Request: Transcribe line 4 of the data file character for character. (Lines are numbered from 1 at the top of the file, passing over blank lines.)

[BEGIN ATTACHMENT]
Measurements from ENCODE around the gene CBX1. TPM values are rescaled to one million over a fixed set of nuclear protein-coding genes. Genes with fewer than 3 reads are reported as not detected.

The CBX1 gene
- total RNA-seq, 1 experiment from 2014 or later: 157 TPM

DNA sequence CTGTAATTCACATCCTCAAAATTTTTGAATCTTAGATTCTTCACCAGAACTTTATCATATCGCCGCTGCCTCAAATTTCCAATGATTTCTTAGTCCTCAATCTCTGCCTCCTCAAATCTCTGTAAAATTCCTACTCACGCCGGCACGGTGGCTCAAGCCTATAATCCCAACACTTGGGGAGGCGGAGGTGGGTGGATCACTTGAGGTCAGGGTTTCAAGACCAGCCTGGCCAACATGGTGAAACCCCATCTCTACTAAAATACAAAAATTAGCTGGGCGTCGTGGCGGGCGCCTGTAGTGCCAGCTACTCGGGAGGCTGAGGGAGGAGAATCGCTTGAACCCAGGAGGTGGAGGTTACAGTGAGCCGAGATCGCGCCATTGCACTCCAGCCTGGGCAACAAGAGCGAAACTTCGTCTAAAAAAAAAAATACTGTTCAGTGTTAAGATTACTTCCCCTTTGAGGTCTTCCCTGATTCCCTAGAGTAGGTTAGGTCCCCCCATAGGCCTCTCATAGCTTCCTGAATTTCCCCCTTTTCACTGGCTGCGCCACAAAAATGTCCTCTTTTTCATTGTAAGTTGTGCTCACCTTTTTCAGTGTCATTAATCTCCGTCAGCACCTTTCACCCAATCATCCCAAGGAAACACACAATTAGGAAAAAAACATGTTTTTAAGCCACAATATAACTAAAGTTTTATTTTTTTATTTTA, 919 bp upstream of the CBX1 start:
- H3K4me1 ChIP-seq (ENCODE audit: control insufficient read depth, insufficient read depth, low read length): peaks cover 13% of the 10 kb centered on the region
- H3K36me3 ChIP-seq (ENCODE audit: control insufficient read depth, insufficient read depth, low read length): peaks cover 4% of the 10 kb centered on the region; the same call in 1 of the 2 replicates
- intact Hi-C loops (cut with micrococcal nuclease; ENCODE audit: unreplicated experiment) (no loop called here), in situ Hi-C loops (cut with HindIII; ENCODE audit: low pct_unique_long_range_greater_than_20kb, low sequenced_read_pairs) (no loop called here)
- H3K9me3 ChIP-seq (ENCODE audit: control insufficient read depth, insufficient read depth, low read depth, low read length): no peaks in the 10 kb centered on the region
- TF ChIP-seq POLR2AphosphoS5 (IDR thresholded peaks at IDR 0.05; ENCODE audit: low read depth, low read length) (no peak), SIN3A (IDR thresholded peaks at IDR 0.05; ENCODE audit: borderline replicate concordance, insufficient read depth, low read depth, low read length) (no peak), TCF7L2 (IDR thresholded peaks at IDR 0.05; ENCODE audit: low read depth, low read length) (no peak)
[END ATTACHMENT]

DNA sequence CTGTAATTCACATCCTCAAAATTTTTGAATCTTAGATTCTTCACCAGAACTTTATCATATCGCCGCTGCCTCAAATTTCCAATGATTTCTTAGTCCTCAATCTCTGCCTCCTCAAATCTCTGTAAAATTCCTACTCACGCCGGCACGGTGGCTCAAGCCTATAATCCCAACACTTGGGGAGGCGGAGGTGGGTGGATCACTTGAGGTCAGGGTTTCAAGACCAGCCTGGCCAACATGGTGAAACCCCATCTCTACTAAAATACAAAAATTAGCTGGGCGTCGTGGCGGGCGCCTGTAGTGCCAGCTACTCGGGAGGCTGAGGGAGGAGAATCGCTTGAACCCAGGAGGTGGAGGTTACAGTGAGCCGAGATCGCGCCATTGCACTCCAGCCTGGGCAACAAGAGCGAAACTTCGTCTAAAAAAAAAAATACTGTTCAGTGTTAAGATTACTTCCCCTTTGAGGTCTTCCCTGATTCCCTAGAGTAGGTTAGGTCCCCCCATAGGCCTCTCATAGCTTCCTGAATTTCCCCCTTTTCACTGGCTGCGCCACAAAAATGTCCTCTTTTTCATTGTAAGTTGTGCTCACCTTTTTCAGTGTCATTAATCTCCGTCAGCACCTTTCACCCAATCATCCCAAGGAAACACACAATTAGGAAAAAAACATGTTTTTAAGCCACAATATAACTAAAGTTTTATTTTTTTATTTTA, 919 bp upstream of the CBX1 start: